water vapour transformed into water droplets or ice crystals
Ice crystals This page is primarily about vapour condensation to form (liquid) droplets. The two mechanisms discussed for droplets also apply to the growth of ice crystals, albeit with slightly different thresholds. However, a third mechanism exists for ice: ice crystals can—and often do—grow within a cloud of water drops owing to the difference in the equilibrium vapour pressure for the two states.
Water droplets grow by the condensation of water vapour. There are two distinct ways for such condensation to come about: vapour cooling; vapour mixing. Typically, clouds well above the surface form as a result of vapour cooling—where different forms of cloud result from different cooling circumstances. Typically, clouds (or fog) near the surface result from vapour mixing—where different forms of cloud result from different mixing circumstances. Dew forms from vapour cooling as does most frost, although some frost does form from vapour mixing.
The holding power of air—and of bad explanations
Almost all popular explanations of clouds assert: cold air cannot hold as much water vapour as warm air. This is used to explain cloud formation by cooling. It is true that some clouds result from cooling, but it is not true that this is because of a temperature–dependant holding power of air. That air isn’t involved has been known for two centuries.
Alas, many teachers offer this bankrupt 18th century speculation. Some who know it to be false defend it as a simplification—it is not a simplification; it is simply bunk.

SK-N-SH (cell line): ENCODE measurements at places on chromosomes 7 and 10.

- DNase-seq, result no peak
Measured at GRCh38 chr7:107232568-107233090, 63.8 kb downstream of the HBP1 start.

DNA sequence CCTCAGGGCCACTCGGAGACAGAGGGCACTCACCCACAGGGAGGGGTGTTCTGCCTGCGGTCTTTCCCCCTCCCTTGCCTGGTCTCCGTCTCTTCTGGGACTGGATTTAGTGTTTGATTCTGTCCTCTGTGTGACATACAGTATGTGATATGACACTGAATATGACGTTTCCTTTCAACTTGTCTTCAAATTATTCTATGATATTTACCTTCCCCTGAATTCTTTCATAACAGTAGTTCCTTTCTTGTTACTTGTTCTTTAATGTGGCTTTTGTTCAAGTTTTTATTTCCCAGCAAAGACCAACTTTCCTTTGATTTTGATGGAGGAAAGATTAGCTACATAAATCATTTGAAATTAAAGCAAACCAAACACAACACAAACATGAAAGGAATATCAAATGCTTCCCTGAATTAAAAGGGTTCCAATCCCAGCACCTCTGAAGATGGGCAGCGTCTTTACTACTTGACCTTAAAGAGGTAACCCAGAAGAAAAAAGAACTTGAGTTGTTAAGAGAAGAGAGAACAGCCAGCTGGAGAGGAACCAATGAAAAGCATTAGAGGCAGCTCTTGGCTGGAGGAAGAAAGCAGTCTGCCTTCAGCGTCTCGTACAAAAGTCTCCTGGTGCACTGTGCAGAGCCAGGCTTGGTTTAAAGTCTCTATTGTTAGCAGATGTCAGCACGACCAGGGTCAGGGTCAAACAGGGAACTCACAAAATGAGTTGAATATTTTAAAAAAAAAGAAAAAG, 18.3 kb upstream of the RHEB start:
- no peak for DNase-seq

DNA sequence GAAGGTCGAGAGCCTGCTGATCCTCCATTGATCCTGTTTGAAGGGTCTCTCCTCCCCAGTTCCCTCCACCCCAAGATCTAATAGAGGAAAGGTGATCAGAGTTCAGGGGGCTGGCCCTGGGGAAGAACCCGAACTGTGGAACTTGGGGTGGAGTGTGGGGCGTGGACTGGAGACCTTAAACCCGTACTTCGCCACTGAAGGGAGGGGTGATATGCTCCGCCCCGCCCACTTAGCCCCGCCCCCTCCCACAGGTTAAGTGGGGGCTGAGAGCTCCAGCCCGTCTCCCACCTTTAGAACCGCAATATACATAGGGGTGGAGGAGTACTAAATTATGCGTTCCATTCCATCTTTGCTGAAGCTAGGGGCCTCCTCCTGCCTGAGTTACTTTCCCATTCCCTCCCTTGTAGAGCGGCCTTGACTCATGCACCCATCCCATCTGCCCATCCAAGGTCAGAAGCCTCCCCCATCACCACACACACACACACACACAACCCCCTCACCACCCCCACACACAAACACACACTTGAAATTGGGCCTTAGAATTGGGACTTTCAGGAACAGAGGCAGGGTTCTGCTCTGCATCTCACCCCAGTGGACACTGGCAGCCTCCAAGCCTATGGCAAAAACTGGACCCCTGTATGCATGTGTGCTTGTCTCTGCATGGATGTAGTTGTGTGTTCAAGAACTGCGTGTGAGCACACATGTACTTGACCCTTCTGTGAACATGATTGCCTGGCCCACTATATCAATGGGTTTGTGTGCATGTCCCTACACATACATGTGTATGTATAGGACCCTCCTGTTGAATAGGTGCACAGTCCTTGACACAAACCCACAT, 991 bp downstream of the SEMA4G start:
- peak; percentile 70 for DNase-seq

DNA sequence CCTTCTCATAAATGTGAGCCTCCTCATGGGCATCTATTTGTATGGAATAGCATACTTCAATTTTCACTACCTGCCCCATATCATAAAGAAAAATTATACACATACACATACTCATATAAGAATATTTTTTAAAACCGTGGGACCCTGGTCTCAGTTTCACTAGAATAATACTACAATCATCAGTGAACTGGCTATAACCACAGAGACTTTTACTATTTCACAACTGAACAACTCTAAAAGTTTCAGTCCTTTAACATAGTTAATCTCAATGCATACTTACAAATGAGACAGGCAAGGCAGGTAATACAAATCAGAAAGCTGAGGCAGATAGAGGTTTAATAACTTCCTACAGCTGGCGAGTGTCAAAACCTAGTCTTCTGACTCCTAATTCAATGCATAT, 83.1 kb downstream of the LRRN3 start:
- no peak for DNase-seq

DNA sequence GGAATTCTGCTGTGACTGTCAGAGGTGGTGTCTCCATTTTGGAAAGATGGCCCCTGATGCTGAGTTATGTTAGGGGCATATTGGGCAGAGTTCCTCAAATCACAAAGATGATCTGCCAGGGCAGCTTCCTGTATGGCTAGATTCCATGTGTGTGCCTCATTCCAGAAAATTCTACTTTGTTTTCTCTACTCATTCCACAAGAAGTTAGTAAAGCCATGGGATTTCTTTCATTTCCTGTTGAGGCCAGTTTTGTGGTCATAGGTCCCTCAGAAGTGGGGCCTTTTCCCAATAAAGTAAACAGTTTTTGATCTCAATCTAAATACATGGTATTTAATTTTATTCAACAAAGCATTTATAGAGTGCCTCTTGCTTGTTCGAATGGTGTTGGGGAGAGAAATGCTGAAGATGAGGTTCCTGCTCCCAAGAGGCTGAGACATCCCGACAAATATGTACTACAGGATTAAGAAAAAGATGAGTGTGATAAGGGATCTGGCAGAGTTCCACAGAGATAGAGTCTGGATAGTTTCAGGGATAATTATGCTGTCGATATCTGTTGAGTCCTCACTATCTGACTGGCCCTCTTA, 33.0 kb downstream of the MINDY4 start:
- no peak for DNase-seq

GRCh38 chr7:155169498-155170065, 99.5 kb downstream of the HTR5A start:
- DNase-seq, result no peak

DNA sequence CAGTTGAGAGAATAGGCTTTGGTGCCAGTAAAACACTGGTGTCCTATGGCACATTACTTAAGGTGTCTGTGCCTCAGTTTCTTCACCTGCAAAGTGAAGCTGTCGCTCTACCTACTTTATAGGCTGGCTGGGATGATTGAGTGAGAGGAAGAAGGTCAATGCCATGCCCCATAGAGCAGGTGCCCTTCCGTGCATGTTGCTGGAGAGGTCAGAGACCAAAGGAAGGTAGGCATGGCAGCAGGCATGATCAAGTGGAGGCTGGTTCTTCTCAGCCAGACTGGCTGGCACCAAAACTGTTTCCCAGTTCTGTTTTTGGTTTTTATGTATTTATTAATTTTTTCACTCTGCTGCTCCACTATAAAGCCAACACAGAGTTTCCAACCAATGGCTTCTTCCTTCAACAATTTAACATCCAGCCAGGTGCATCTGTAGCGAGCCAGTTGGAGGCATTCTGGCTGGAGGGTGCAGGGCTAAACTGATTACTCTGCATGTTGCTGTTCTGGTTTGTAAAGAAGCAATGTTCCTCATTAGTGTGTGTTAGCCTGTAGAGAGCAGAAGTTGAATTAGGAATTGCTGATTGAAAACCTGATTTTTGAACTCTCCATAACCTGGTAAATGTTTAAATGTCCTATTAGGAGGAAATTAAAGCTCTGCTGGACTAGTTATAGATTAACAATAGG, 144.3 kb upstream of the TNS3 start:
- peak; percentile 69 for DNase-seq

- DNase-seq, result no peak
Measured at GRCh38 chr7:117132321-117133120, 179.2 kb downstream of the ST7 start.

It seems that although air does not have a holding power for water vapour, this nonsensical explanation does have a holding power for many teachers. Sigh….
It is atypical of this website to begin a page with a summary. Yet for the non physicist, the rest of the page gets a tad technical (for the physicist, it is trivial). So it seems worth offering results before reasons. What follows will be concise, but not short.
The formation of clouds involves the interaction of water vapour and water in its condensed state—either liquid or ice. It helps to start by defining vapour pressure, equilibrium vapour pressure and humidity.
The pressure exerted by water vapour.
The atmosphere is made up of a mixture of gases: nitrogen, oxygen, argon, water vapour, carbon dioxide, and others. Each independently exerts a pressure, but when they are added together, they give the total atmospheric pressure—that quantity measured by barometers. The vapour pressure (or water–vapour pressure) is just the pressure exerted by the water vapour. As water vapour is a variable constituent in the atmosphere, the vapour pressure serves as a useful measure of the amount present.
saturation vapour pressure
Many sources use the term, saturation vapour pressure, rather than the term, equilibrium vapour pressure. The saturation terminology is a throwback to the 18th century speculations. Saturation is as irrelevant as is the air.
equilibrium vapour pressure (liquid)
The value of the vapour pressure for which the flow of water molecules from the vapour to the liquid is equal to that from the liquid to the vapour. When the vapour pressure exceeds the equilibrium value, there is net condensation, when less, there is net evapouration.
Graph of vapour pressure and temperature
Vapour pressure is in kilopascals (kPa). By comparison, a typical atmospheric pressure might be ~100kPa.
The line shows the equilibrium vapour pressure for flat pure water. Its slope is important for clouds formed by cooling; its curvature, for clouds formed by mixing.
The blue dot represents some real condition, in this case a temperature of 10°C and vapour pressure of ~6kPa, or a humidity of ~50%.